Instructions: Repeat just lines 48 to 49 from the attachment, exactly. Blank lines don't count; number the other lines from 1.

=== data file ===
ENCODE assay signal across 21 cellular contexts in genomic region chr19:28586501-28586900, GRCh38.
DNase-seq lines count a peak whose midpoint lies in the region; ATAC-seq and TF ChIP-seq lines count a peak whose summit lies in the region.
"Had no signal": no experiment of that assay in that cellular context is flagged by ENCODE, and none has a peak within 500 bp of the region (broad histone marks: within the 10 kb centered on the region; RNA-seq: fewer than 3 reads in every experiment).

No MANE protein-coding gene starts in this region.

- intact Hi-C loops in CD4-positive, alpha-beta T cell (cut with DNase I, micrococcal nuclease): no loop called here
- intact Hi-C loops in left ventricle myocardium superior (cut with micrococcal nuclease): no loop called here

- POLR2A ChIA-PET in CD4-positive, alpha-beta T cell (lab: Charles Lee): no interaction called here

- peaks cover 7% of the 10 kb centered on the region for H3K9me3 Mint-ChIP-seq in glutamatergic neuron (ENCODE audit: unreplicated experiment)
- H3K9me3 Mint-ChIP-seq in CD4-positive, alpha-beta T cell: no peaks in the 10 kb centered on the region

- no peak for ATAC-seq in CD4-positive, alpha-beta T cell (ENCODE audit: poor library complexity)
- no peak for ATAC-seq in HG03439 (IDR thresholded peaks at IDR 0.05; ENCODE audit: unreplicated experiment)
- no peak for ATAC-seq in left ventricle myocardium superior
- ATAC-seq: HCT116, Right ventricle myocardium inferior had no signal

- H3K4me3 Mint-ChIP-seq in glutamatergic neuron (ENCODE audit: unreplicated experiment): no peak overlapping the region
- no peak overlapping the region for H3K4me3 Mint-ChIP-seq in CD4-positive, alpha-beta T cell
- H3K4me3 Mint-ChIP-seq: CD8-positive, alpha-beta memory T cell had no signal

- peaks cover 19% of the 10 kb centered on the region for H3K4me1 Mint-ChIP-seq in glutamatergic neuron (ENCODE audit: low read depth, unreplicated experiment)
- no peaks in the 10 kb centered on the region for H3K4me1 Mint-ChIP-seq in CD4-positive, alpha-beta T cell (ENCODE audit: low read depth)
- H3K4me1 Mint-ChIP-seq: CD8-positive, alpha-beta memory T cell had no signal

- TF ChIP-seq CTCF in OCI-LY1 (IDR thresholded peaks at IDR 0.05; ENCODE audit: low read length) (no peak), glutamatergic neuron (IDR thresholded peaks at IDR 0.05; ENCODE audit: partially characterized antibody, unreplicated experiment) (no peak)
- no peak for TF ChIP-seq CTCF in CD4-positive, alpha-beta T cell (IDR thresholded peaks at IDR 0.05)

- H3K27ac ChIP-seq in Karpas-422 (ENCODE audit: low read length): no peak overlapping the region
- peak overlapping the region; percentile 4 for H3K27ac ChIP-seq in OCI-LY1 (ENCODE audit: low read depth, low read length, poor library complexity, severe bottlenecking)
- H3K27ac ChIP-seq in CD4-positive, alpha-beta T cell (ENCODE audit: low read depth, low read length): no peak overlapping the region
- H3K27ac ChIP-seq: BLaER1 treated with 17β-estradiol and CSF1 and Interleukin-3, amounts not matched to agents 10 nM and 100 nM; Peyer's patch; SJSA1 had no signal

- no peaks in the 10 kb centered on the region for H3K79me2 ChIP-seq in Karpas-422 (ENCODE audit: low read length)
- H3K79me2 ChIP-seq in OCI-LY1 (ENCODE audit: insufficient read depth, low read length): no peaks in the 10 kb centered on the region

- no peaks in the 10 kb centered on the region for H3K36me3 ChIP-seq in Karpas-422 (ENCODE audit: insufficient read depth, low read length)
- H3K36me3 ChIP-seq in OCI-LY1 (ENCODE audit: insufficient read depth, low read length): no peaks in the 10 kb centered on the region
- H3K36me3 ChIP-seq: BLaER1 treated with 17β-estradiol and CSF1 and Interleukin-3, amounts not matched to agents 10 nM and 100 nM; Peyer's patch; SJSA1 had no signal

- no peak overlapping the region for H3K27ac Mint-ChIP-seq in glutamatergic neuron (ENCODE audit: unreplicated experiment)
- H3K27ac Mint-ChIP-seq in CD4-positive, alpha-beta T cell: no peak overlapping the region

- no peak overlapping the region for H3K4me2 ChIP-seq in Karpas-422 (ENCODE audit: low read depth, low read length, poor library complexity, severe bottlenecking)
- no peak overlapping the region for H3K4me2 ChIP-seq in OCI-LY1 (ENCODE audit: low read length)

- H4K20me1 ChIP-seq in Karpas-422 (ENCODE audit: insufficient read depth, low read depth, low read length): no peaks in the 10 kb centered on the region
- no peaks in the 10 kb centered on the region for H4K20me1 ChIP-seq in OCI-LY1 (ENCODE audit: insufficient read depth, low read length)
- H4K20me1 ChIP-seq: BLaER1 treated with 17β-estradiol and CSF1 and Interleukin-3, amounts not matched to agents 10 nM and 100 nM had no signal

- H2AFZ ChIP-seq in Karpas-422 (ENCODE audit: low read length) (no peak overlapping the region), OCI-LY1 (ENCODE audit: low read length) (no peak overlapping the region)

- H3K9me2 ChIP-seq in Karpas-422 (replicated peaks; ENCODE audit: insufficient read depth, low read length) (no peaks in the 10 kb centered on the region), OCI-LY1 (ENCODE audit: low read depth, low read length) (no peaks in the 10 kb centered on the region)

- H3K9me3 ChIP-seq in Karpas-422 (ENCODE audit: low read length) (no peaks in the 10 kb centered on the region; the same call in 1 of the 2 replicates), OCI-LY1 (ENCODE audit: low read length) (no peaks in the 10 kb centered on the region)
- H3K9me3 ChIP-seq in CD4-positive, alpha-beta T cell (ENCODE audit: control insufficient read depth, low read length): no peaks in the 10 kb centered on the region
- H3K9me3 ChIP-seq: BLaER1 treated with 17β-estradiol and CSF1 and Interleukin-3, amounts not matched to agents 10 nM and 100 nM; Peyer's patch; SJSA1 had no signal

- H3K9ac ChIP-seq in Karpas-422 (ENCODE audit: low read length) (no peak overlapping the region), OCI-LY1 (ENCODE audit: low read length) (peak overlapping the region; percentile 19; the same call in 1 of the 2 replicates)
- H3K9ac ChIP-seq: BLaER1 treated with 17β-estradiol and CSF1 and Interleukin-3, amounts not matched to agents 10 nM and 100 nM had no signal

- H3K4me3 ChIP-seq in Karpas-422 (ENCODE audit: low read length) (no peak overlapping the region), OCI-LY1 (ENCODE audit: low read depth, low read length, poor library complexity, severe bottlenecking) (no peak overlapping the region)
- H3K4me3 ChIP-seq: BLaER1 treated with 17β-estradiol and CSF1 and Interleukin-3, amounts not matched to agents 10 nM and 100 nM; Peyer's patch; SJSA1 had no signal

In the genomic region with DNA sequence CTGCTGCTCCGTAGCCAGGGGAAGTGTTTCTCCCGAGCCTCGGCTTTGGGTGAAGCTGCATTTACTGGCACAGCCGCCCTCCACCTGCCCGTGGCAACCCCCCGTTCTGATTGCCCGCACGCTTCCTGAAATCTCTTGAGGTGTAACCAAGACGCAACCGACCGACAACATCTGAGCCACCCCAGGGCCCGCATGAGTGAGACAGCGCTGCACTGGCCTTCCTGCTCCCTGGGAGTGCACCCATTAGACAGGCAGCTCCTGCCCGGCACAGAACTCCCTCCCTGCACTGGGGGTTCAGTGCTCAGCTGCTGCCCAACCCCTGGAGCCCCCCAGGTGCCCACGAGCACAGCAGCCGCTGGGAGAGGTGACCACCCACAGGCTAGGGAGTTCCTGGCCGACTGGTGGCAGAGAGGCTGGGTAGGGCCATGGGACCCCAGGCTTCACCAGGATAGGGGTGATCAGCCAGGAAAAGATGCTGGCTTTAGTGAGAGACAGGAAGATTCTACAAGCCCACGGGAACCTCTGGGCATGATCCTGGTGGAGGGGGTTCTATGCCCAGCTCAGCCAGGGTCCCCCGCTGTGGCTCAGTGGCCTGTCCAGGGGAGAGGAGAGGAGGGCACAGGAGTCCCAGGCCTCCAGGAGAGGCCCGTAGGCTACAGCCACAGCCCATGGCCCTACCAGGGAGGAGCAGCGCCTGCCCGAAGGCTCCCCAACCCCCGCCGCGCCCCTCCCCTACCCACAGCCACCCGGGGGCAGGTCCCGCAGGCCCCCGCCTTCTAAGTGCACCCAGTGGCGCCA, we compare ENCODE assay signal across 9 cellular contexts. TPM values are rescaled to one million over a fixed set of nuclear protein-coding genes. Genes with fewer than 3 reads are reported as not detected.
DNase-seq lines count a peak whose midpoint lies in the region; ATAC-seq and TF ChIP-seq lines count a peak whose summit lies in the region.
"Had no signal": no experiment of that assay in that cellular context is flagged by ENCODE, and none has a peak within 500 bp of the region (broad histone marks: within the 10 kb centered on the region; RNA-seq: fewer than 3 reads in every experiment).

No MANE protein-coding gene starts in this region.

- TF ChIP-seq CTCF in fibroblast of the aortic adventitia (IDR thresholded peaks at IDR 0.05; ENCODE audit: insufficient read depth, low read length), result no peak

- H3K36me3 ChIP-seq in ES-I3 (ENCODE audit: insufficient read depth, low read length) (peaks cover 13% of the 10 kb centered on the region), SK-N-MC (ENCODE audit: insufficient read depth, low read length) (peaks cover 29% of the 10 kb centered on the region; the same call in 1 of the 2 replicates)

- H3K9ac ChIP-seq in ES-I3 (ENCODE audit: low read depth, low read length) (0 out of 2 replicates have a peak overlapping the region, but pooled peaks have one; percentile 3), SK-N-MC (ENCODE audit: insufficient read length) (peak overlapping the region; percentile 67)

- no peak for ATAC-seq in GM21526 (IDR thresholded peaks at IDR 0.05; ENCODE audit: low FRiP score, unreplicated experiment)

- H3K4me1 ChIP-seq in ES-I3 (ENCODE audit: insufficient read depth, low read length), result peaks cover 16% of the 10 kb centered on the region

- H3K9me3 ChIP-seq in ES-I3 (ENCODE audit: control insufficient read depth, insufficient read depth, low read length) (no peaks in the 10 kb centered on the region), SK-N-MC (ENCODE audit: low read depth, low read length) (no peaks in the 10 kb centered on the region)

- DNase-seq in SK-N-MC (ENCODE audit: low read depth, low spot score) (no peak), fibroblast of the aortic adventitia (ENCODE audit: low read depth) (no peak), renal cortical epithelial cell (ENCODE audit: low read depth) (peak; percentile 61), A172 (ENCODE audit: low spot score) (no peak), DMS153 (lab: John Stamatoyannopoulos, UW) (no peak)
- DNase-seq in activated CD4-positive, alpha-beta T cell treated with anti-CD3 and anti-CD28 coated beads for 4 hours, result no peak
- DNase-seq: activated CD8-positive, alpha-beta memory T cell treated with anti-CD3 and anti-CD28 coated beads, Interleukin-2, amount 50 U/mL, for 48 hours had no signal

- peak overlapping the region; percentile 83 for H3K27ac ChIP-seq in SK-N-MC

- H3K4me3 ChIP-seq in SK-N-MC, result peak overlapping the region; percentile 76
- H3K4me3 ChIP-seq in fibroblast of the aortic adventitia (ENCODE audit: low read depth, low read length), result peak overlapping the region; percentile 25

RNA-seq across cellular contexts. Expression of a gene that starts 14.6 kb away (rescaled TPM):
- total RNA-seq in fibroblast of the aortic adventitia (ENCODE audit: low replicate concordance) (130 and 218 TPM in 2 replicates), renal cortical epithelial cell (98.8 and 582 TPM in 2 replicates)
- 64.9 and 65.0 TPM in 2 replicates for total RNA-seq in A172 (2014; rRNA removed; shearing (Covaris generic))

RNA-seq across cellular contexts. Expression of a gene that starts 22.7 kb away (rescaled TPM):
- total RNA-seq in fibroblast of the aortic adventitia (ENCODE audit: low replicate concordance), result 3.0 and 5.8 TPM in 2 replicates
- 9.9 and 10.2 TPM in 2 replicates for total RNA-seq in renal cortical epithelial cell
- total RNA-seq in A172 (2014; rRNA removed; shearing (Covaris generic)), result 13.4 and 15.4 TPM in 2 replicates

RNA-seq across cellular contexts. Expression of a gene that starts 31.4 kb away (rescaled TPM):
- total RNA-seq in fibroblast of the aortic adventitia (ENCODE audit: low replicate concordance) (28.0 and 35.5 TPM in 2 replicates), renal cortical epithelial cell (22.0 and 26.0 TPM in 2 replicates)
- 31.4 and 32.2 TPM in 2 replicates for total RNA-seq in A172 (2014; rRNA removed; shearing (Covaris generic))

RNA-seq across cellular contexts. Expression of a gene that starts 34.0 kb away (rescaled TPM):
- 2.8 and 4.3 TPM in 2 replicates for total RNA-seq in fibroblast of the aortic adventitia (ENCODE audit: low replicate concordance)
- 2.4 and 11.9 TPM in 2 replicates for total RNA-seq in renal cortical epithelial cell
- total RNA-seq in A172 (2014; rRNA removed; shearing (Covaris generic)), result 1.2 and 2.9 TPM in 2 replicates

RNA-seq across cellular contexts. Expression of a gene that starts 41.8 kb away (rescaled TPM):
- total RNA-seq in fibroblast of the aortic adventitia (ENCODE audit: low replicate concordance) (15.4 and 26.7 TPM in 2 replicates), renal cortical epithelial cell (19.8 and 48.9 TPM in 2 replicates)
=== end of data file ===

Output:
DNase-seq lines count a peak whose midpoint lies in the region; ATAC-seq and TF ChIP-seq lines count a peak whose summit lies in the region.
"Had no signal": no experiment of that assay in that cellular context is flagged by ENCODE, and none has a peak within 500 bp of the region (broad histone marks: within the 10 kb centered on the region; RNA-seq: fewer than 3 reads in every experiment).